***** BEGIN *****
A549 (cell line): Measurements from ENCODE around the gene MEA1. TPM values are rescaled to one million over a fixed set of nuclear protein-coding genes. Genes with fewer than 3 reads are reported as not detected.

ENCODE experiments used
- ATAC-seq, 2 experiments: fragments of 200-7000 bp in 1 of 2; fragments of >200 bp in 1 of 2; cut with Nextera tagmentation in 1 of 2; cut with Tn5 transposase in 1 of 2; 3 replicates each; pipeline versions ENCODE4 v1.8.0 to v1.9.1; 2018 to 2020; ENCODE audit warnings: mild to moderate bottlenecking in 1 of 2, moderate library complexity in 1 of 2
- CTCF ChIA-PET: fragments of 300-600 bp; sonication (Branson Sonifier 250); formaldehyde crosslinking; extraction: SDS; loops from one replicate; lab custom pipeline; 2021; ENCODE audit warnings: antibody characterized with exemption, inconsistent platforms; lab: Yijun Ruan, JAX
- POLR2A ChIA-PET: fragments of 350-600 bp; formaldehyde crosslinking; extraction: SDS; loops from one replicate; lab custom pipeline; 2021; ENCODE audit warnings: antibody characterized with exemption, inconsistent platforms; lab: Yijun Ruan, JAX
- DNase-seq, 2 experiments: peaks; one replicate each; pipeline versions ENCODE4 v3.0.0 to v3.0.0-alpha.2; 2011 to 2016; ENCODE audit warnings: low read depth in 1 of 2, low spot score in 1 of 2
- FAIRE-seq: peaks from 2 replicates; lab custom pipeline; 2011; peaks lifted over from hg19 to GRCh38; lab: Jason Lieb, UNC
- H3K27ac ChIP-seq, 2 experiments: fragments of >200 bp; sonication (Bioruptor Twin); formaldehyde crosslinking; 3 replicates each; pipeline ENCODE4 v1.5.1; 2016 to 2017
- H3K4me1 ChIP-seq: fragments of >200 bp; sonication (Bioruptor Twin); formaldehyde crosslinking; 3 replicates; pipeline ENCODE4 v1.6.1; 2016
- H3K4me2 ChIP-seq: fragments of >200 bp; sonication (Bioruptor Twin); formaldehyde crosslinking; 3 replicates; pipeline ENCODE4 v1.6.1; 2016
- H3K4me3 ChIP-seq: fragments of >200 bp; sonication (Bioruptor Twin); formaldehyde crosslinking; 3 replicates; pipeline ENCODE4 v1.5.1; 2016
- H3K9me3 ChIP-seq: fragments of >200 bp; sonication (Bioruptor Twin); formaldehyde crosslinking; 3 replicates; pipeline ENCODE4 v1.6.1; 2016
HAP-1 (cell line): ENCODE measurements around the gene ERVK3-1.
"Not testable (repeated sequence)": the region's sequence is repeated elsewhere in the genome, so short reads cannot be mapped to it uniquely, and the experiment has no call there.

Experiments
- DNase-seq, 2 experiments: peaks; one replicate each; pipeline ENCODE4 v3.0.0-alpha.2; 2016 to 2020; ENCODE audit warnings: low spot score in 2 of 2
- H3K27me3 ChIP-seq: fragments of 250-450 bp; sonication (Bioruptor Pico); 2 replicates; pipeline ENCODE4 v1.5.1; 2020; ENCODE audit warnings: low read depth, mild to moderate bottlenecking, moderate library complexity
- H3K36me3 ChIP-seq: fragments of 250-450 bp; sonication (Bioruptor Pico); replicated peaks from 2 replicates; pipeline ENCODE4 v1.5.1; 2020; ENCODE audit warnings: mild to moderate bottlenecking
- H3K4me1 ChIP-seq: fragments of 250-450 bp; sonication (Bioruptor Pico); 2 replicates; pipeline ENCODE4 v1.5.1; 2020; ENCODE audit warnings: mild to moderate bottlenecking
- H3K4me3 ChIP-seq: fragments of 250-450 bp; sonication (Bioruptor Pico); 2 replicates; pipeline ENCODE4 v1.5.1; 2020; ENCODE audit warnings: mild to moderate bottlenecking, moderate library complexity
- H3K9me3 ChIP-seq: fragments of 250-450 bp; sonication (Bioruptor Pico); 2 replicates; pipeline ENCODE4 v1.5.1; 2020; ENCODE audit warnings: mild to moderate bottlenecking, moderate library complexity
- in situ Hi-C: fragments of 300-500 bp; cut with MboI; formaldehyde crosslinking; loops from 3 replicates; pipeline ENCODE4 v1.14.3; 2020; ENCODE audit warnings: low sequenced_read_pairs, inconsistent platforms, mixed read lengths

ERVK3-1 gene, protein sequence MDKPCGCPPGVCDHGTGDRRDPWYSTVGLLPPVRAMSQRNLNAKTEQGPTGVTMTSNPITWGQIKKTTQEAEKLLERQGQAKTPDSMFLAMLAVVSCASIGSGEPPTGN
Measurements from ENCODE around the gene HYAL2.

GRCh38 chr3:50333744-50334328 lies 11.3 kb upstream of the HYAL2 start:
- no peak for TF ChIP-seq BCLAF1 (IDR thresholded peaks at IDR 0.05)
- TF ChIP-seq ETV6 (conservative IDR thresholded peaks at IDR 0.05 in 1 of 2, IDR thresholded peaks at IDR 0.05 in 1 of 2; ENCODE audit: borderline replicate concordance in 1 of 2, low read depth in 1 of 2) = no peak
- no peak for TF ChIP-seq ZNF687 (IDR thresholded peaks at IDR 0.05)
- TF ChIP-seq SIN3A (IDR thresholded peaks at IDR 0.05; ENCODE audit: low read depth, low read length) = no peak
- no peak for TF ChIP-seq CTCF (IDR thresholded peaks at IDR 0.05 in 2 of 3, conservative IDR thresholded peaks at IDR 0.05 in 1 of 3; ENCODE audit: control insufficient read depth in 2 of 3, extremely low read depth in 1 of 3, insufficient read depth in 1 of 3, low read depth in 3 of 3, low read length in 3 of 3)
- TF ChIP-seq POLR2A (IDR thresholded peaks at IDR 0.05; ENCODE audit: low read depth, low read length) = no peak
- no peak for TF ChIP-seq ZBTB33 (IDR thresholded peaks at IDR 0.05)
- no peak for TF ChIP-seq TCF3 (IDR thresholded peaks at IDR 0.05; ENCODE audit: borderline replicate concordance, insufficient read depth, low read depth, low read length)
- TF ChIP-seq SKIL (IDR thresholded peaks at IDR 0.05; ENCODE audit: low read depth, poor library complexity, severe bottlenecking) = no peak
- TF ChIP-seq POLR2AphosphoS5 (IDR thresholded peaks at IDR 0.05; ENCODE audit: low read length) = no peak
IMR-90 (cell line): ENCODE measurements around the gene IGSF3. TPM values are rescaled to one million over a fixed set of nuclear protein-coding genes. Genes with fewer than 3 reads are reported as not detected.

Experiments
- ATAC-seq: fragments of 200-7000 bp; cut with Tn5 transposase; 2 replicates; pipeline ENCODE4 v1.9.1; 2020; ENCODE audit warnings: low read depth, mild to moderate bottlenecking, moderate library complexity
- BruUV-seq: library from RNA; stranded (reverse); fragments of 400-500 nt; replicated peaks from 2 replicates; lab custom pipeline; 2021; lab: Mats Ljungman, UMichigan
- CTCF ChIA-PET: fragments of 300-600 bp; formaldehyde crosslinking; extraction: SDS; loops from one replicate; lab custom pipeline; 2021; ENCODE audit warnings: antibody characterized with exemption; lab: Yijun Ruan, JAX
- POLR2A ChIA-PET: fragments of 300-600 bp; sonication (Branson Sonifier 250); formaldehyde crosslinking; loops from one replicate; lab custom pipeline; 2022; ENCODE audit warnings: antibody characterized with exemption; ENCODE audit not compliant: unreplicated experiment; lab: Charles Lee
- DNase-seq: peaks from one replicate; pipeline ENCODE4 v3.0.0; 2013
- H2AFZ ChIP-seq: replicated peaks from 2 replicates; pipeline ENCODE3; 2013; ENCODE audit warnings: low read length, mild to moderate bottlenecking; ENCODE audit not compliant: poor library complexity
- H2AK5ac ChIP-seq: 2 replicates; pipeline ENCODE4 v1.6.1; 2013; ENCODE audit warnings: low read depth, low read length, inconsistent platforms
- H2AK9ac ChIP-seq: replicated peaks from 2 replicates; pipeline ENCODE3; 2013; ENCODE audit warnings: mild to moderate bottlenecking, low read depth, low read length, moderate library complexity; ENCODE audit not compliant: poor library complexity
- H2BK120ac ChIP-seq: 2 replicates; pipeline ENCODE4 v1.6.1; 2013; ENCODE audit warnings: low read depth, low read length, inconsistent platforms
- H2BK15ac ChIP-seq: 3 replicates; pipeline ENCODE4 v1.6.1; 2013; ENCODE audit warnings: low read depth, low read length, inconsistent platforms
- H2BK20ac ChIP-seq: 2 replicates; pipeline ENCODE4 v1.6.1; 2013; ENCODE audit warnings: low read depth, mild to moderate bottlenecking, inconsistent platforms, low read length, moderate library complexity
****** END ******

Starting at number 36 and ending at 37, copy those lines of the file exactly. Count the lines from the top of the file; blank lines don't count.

IMR-90 (cell line): ENCODE measurements around the gene IGSF3. TPM values are rescaled to one million over a fixed set of nuclear protein-coding genes. Genes with fewer than 3 reads are reported as not detected.

Experiments